Editor, Valdez Star 

Time to file to run for city office begins next week

Elections for mayor, council and school board will be on May 3


Source: City of Valdez

Information from the city clerk's office on the 2016 municipal elections.

If you have ever considered running for public office, now is the time to prepare for the big race.

The time frame to petition the city clerk's office to have your name on the ballot for the May 3 elections begins next Tuesday, Feb. 16.

The seat for mayor, plus three council seats and three slots on the board of education will be up for election.

Terms for mayor and city council are for two years. Board of education terms are for three years.

To have your name on the ballot, candidates must appear in person at the city clerk's office during regular business hours to take out a petition between Feb. 16 and March 15, at 5 p.m.

The petitions must be returned to the clerk's office before the March 15 deadline. To run for city council or the board of education, the potential candidate must have the signatures of 25 registered voters from Valdez. A person, can, run for both council and board of education at the same time, which would be a large task. To run for mayor, 50 signatures are required.

Candidates must be registered to vote in Valdez and have legally resided within the city limits for at least one year prior to be eligible to run for city office.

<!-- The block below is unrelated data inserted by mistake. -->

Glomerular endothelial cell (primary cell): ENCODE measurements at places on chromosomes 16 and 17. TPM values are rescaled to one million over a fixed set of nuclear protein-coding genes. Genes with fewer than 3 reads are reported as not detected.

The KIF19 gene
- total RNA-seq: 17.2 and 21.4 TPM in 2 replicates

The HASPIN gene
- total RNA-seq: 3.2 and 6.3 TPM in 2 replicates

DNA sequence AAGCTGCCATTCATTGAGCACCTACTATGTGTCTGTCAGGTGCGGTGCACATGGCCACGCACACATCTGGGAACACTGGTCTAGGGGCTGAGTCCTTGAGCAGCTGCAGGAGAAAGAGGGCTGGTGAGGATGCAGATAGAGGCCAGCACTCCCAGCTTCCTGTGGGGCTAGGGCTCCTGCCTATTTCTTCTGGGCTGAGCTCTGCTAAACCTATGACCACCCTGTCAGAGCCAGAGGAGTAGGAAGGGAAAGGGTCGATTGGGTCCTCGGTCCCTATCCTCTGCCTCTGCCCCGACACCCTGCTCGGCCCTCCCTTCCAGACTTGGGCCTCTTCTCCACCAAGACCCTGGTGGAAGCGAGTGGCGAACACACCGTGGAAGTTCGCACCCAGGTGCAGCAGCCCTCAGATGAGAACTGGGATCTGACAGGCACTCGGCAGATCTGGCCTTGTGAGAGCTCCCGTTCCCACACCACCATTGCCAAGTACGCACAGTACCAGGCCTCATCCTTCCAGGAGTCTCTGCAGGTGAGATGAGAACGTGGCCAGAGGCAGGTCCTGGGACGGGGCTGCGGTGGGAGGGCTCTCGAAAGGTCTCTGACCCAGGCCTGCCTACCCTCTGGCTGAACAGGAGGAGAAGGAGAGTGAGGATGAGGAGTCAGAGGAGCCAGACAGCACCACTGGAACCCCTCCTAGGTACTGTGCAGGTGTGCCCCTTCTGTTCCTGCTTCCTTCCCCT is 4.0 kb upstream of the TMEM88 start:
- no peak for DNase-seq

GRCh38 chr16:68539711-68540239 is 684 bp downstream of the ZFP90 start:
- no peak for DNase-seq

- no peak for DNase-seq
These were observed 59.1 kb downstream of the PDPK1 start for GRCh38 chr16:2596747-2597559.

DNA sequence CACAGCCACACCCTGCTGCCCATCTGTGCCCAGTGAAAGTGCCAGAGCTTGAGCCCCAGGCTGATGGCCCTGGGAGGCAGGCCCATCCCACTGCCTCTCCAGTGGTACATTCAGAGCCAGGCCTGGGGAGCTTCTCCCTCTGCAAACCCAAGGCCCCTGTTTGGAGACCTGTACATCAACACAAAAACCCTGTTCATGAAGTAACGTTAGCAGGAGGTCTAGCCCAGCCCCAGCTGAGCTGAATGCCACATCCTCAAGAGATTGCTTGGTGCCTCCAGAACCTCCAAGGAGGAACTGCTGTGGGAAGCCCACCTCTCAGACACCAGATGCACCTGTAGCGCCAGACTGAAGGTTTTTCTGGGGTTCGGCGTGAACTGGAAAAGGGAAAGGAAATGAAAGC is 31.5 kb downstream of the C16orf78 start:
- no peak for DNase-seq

There will also be three propositions on the spring ballot.

There will also be a ballot measure that - if passed - would increase the council and mayor terms to three years.

Raising the property tax exemption on primary residences to $50,000 is also on the ballot. The current exemption is $20,000. Passing the ballot measure will result in a lower tax bill for the homes that people actually own and reside in.

There will also be a non-binding advisory vote - called a referendum - where voters will be asked whether or not council members and the mayor should receive a stipend for attending regular council meeting.

This is strictly an advisory voter, meaning the city council is not bound to follow the results of the vote, whether it passes or not.

"The voters need to understand that their vote is not binding and does not restrict the council from adopting any future ordinance authorizing a stipend," the city clerk said in an email last month. "The council does choose to find out what the public opinion is on this topic, so has requested an "advisory" vote which equates to a formal public opinion poll."

In order to cast a valid ballot, voters must be registered in Valdez with the state election board no later than 30 days before the election.

Source: City of Valdez

The seats for elected office that will be open in the upcoming elections.


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